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作者:   发布时间:2019-01-21    浏览量:1392   字体大小:  A+   A- 


来源: World Maritime News 2019-01-21
翻译:国际海事信息网 王雅媛 张运鸿
       2018年,共计26艘至少18000 TEU的集装箱船成功交付,这是自2013年ULCV首次下水以来数量最大的一年。这些船舶总计运力为525500 TEU,部署于亚洲-北欧航线。
       德鲁里解释说,考虑到IMO 2020限硫令增加了燃油成本,减速航行是为了减少船舶燃油消耗。“但它能让更多的船只投入使用,且不会增加运力。”
Drewry: Carriers to Mitigate ULCV Impact by Delaying Deliveries
Carriers would be able to mitigate the capacity inflation of the ultra large container vessels (ULCVs) scheduled to arrive over the next few years by delaying deliveries and slowing services, shipping consultancy Drewry said.
A total of 26 containerships of at least 18,000 TEU were delivered to carriers in 2018, the most since ULCVs first hit the water in 2013. All of these ships, with an aggregated capacity of 525,500 TEU, were deployed in the Asia-North Europe trade.
The current orderbook schedule calls for a slightly less punishing deluge of 460,000 TEU this year, followed by 620,000 TEU in 2020, marking another record haul.
“While it is true that accommodating such large tranches of new capacity will be challenging, especially as the Asia-North Europe trade is in a slow-growth phase, there are reasons to believe that the task will not be as onerous as it initially appears,” according to Drewry.
Firstly, it is common that the annual delivery schedules are adjusted downwards in time therefore it is highly unlikely that all of the ULCVs scheduled for the next two years would arrive as originally planned with many being pushed into following years.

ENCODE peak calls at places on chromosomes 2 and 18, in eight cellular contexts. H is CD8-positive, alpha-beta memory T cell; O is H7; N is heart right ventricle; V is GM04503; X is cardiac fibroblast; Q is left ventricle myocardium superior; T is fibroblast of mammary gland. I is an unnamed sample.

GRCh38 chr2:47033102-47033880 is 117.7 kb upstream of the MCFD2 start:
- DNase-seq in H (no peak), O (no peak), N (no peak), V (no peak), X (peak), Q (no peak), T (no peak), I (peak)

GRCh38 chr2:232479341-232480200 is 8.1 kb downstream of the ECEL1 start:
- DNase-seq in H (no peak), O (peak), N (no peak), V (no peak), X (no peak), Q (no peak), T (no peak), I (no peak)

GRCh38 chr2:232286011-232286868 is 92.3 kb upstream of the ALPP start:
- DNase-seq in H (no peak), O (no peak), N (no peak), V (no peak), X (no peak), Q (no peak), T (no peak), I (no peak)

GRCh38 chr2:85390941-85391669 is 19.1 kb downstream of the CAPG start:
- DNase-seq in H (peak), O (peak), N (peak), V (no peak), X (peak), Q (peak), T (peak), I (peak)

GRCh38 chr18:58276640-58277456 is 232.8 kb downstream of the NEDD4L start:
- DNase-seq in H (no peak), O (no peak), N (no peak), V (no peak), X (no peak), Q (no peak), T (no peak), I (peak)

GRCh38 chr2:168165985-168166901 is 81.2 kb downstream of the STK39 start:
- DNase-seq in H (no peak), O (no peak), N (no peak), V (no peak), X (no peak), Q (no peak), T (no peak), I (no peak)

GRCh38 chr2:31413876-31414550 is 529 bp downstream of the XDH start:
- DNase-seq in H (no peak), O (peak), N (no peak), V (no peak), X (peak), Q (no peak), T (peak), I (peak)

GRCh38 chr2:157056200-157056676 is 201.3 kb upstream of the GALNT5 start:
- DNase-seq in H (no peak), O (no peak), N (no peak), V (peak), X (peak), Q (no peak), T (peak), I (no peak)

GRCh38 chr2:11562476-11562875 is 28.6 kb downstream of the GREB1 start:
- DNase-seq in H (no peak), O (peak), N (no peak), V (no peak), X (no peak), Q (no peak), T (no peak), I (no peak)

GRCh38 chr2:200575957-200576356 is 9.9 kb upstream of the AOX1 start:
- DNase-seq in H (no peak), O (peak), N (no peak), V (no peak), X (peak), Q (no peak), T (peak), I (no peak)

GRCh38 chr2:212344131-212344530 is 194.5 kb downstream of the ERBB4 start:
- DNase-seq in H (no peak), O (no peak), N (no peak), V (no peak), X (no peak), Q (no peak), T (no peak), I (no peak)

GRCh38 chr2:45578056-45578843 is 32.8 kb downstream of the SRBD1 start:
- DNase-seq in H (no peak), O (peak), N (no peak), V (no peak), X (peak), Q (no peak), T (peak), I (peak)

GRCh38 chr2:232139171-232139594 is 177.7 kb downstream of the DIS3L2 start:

Additionally, just because a new ship enters a trade it does not automatically follow that the net capacity of the route increases. Slow steaming gives lines the option to phase in a new vessel to a weekly service and maintain the existing capacity, assuming the new ship is of a similar size to those it is joining.
Drewry explained that slow steaming was probably motivated by a desire to reduce ship fuel consumption in light of the anticipated higher bunker costs associated with IMO 2020, “but nonetheless it will enable more ships to be entered into the trade without adversely hiking up capacity.”
“As difficult as the task of allocating ships is, it is something that carriers are well accustomed to by now. Their long-standing experience gives us some measure of confidence that they will find the appropriate solution to absorb the new tonnage due over the next few years.”